I sat down at my desk, fit my Sennheisers snugly over my ears, grabbed my Vespers score, and settled in to listen, when it struck me—the only way to experience this piece the way Monteverdi intended is to hear it live. Over the past decades, much energy has been invested in studying performance elements such as tuning, timbre, tempi, dynamics, and much more. But one of the most authentic practices is also the simplest—hearing music in person. Before the advent of recording, composers knew people would experience their music directly, whether in a cavernous cathedral, a 19th-century drawing room, the ballroom of a lavish castle, or a large public theater. And in many cases, it makes a difference.
Ironically, it was the convenience of modern technology that sparked my thinking about what’s lost when music is recorded—the Live from the Met HD Marriage of Figaro at my local movie theater. Opera straight from New York City 10 minutes from my house, complete with popcorn and Twizzlers. “This is amazing,” I thought as I draped my legs over the seat ahead of me and stuffed a piece of licorice in my mouth. As the opera progressed, however, I became increasingly aware that while sugar augmented my experience, something was missing. One of my favorite parts comes in the Act II finale. Susanna, the Countess, and Figaro say to the Count, “Oh, my lord, do not quarrel, fulfill their desires.” Mozart sets the text with utmost sincerity—and the second time we hear the melody, the double basses blow the texture wide open with an amazing low C. The Met Opera orchestra sounded great—but the amazing vibration of being in the hall with the instruments was conspicuously absent.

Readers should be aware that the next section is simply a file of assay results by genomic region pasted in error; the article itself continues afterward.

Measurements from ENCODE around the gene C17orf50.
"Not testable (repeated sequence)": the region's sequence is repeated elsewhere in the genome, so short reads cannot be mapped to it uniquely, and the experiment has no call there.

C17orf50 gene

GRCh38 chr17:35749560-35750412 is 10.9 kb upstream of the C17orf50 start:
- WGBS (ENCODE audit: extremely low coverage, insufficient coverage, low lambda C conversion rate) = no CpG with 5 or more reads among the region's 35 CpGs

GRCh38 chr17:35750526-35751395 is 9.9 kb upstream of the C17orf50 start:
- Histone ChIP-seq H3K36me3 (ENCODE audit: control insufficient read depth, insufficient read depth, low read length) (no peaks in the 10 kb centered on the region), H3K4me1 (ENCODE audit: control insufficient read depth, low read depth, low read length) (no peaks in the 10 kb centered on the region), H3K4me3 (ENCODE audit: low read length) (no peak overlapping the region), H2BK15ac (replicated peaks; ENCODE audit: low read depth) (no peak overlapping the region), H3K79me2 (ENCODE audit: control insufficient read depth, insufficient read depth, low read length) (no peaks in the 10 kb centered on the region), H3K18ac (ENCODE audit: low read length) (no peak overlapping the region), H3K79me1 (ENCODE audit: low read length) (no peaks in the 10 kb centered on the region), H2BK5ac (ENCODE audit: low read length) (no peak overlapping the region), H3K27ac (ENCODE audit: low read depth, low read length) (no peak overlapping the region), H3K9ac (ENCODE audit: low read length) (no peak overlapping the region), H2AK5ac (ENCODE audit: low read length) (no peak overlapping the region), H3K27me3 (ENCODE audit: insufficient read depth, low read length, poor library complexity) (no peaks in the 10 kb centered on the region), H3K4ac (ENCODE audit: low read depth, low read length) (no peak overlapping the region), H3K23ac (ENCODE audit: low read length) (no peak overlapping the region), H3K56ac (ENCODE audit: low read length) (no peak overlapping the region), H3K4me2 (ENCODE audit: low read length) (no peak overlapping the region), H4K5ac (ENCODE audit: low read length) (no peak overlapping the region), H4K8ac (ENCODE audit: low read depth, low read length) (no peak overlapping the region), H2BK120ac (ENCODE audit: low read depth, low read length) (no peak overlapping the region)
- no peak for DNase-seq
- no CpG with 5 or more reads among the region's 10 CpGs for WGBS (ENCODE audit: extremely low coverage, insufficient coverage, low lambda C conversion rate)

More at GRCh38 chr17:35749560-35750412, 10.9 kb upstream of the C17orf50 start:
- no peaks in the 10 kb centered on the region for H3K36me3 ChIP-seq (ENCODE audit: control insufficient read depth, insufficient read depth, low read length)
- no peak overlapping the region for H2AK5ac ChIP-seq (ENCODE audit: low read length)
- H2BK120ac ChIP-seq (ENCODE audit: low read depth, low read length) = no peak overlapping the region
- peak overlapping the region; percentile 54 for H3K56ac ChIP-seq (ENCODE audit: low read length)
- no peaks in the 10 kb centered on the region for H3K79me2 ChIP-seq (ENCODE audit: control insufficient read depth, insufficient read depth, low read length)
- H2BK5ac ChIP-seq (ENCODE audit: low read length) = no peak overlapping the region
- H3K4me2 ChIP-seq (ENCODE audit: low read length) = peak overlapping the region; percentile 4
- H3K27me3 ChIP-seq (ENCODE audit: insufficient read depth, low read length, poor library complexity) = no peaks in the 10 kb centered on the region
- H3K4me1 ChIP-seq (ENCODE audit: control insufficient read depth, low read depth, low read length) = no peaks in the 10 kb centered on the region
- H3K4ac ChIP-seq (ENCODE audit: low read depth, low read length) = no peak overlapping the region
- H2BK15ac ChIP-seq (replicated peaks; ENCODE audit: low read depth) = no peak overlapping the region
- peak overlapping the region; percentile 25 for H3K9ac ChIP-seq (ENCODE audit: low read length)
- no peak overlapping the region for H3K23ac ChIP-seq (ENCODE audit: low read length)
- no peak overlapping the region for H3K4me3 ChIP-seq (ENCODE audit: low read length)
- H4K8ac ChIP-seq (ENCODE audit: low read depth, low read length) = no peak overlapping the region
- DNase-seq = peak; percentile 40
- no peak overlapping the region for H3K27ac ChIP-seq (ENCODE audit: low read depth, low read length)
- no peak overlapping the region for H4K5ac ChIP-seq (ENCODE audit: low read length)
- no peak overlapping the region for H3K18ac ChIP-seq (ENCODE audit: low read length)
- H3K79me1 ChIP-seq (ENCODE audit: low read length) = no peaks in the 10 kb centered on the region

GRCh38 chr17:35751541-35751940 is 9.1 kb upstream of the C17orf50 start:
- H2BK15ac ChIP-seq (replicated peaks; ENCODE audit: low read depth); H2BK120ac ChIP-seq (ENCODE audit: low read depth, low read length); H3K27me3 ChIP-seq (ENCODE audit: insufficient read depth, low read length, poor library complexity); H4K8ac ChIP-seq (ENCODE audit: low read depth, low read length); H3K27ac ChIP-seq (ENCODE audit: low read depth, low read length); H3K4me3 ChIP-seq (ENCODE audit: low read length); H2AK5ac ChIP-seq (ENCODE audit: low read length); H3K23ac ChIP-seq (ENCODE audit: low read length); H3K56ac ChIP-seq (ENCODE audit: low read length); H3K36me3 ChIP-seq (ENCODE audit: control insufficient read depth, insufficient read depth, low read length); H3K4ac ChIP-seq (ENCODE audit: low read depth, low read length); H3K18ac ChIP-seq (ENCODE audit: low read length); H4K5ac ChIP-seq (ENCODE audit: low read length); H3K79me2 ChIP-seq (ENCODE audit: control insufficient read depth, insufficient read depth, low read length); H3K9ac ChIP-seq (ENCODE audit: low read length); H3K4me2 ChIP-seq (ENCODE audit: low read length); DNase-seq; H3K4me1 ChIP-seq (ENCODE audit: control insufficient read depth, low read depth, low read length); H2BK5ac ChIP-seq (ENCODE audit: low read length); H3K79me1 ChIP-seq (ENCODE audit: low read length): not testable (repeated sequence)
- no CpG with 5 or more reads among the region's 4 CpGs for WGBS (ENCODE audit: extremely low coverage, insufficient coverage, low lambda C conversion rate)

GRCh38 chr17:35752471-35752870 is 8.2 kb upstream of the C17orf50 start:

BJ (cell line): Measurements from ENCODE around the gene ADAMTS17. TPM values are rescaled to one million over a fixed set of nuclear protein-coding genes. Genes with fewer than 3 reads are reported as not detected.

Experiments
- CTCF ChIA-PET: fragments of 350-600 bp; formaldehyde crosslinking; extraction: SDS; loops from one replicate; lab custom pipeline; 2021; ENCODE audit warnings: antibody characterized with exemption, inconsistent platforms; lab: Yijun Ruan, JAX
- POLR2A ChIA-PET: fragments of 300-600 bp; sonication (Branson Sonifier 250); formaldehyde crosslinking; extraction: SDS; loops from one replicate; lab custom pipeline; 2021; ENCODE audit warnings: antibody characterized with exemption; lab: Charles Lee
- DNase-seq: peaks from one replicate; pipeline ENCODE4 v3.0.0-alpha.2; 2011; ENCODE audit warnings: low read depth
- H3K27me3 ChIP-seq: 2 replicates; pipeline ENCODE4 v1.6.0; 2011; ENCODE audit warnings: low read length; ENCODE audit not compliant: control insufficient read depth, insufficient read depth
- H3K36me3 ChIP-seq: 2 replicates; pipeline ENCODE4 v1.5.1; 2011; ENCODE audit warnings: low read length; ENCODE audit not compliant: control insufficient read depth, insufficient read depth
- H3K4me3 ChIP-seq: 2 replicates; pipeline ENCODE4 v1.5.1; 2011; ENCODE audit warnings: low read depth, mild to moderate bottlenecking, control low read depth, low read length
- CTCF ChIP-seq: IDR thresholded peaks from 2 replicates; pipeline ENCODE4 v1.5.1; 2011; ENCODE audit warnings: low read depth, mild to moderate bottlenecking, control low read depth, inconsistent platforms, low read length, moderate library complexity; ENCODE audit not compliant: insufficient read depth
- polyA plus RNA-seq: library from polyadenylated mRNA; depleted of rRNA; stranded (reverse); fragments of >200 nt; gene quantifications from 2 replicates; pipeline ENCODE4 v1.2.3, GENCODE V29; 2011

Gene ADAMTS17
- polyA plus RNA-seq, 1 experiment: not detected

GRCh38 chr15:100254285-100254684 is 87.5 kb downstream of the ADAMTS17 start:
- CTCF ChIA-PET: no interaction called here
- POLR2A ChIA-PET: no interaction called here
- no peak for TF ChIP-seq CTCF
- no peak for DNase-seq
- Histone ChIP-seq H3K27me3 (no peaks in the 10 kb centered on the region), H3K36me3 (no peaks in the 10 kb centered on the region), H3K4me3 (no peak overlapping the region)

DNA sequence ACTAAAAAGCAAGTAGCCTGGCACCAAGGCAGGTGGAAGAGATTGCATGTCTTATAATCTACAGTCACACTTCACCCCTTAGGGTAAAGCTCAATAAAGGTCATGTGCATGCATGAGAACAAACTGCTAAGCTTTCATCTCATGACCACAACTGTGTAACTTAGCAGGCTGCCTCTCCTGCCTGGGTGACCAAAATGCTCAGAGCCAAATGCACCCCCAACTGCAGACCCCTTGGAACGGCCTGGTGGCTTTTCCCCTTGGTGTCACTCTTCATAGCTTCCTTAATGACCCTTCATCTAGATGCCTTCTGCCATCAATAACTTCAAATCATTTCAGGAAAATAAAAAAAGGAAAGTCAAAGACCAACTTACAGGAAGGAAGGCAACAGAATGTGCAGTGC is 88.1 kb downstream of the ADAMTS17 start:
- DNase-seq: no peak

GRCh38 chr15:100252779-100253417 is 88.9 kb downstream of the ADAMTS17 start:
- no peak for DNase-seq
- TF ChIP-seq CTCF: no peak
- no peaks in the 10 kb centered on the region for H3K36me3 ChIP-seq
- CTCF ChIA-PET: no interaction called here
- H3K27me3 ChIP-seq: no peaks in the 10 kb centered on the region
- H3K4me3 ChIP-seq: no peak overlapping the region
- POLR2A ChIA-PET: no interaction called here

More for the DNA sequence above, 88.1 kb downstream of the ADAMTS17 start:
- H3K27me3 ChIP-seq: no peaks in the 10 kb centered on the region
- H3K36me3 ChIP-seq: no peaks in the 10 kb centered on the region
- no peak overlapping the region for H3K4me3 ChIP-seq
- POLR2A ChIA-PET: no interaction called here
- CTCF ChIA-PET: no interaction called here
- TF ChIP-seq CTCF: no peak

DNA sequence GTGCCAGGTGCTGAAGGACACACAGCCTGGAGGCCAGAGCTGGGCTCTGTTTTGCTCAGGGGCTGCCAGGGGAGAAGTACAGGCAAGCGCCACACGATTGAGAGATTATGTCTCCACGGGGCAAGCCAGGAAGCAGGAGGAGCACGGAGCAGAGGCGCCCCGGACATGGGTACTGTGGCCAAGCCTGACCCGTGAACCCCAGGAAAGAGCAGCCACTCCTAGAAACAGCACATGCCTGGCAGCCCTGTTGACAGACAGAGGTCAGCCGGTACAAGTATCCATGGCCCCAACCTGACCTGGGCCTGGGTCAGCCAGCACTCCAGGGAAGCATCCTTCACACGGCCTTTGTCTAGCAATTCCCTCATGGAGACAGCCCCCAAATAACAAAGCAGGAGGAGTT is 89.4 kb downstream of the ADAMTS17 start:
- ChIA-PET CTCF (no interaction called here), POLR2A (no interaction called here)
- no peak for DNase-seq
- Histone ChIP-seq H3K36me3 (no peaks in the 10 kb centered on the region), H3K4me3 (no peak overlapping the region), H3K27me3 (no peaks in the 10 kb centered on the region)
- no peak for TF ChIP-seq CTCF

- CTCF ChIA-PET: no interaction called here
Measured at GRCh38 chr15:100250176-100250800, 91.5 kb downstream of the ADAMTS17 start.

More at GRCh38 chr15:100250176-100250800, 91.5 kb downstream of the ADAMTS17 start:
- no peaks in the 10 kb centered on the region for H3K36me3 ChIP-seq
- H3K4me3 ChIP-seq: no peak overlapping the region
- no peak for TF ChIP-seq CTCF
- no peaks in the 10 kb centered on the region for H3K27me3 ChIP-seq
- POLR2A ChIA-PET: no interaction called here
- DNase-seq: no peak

In the foreword to the published Vespers, Monteverdi is clearly thinking about the performers and venue, saying that it is music “suited to the chapels and chambers of princes.” In this small statement, we learn that Monteverdi expected the musicians involved would be skilled professionals, and he pitched the difficulty level accordingly. He also knew that the music would in effect serve as decoration for a special space—and he goes to great lengths to create textures that show off every possible spatial dimension. The suspensions in slow, luxurious motets like “Duo seraphim” would have been particularly poignant in the reverberant acoustic of a large stone room, and works for double chorus like “Laudate pueri dominum” must have been incredibly majestic.
Music Director Jane Glover, Principal Guest Conductor Nicholas Kraemer, and our chorus and orchestra are experts in historically informed performance practice. But the most authentic way to experience 18th-century music is to hear it live.